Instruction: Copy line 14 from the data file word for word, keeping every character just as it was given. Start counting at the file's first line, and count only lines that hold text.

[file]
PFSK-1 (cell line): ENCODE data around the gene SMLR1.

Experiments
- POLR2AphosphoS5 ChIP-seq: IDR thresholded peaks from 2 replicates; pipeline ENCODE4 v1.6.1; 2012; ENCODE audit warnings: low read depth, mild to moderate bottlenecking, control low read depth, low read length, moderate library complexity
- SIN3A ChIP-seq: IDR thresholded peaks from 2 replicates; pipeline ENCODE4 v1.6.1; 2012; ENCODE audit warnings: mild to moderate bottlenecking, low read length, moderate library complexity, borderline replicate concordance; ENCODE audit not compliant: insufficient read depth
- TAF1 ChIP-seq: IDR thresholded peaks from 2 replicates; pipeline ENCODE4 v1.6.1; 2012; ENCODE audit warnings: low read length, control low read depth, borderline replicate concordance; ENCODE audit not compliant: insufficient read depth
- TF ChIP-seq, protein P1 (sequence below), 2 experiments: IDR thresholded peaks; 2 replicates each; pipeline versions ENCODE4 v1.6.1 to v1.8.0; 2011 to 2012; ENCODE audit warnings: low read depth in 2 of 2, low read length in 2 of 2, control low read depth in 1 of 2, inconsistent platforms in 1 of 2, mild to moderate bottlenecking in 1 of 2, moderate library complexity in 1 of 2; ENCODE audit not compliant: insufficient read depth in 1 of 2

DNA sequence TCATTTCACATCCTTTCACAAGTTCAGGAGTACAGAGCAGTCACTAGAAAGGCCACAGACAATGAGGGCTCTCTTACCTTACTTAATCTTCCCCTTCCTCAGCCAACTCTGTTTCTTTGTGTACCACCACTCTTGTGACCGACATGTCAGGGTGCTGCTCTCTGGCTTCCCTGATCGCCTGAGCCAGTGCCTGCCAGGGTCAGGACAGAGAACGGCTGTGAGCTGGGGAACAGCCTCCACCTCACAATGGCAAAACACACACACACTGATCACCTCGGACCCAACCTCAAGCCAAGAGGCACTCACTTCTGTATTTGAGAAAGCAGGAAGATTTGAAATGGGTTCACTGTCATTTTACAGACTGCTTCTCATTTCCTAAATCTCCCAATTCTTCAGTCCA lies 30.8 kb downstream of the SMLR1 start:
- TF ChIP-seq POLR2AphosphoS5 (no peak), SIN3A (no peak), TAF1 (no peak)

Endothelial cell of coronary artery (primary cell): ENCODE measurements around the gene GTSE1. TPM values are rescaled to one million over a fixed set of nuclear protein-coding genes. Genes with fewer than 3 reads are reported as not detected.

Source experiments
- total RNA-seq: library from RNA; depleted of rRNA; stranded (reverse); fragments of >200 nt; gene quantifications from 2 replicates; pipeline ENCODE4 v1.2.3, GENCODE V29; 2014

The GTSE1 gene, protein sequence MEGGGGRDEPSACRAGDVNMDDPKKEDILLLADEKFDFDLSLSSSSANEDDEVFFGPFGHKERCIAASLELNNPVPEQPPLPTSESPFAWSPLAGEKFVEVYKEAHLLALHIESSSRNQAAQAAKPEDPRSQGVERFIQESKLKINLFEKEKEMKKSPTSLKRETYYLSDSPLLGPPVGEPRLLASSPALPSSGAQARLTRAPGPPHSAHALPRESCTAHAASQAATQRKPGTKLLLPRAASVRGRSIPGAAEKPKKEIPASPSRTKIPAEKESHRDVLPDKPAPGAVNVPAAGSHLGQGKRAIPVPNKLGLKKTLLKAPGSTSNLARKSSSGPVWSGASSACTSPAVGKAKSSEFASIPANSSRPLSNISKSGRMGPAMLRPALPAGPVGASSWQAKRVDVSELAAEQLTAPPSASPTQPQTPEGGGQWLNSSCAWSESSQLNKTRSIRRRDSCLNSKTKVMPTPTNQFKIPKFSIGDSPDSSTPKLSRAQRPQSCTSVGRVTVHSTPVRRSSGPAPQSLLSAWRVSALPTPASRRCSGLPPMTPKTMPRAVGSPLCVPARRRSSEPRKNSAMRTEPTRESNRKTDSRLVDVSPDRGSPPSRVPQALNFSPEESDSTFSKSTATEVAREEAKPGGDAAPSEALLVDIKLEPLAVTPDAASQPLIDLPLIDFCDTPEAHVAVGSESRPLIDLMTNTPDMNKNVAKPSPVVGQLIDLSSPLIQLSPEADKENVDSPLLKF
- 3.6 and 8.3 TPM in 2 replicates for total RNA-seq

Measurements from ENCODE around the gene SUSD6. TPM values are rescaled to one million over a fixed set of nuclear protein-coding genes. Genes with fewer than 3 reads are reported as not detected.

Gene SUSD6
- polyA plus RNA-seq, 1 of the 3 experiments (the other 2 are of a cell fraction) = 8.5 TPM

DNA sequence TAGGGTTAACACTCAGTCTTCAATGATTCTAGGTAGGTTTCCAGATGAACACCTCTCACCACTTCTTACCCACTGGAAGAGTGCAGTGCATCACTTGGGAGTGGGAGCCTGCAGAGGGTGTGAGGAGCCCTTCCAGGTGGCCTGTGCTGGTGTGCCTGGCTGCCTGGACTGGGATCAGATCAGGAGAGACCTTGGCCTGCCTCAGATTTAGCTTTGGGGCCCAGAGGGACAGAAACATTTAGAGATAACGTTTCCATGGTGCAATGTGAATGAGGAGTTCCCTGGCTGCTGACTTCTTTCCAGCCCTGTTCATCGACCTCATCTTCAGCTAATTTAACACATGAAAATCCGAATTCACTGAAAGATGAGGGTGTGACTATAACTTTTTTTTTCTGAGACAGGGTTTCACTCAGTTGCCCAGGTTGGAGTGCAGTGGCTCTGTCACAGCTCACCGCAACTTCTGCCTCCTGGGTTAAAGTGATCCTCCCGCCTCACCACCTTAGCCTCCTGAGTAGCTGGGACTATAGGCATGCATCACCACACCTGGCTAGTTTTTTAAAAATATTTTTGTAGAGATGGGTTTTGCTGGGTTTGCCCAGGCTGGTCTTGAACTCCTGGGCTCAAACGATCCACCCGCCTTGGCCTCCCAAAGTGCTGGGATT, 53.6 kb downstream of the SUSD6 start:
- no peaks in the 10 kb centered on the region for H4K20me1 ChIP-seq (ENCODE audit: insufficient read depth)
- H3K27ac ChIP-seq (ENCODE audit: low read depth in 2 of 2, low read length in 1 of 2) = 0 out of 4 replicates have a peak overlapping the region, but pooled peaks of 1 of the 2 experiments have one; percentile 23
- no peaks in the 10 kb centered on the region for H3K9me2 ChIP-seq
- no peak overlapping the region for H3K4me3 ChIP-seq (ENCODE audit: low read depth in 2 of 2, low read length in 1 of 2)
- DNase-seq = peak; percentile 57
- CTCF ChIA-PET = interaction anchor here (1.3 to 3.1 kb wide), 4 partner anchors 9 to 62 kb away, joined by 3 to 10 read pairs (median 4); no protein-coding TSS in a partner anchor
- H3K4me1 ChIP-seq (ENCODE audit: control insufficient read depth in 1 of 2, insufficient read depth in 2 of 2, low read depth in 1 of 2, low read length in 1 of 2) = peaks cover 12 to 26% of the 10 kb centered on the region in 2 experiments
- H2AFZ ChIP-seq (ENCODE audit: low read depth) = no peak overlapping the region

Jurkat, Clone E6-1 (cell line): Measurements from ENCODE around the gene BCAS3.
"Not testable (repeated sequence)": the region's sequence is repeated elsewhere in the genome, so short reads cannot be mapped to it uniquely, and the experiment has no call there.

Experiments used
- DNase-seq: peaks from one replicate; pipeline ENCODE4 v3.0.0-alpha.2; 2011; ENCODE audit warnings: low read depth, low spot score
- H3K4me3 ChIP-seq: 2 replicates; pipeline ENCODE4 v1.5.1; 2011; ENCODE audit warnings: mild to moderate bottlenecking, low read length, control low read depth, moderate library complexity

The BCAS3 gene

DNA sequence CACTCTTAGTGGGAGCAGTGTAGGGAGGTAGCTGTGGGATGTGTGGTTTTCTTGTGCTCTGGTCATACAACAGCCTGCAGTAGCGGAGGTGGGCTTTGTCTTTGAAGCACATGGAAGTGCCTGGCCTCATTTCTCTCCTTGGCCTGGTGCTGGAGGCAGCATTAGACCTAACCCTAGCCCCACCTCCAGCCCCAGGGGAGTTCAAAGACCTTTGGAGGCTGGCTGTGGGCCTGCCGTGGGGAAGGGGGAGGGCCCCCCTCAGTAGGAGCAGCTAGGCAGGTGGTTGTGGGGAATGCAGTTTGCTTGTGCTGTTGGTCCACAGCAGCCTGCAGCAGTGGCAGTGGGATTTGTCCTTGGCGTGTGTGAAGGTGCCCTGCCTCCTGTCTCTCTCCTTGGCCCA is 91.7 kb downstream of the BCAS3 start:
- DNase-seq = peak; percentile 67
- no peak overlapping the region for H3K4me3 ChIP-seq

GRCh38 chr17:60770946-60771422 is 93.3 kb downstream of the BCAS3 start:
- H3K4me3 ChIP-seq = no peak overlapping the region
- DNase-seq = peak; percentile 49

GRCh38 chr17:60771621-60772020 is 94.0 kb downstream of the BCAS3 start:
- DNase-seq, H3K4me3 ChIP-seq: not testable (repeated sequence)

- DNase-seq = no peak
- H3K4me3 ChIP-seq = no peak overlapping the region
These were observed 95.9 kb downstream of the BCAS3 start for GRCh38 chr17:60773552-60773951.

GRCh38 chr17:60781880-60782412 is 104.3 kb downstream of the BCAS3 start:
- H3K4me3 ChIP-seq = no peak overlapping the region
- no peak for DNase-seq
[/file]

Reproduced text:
Measurements from ENCODE around the gene SUSD6. TPM values are rescaled to one million over a fixed set of nuclear protein-coding genes. Genes with fewer than 3 reads are reported as not detected.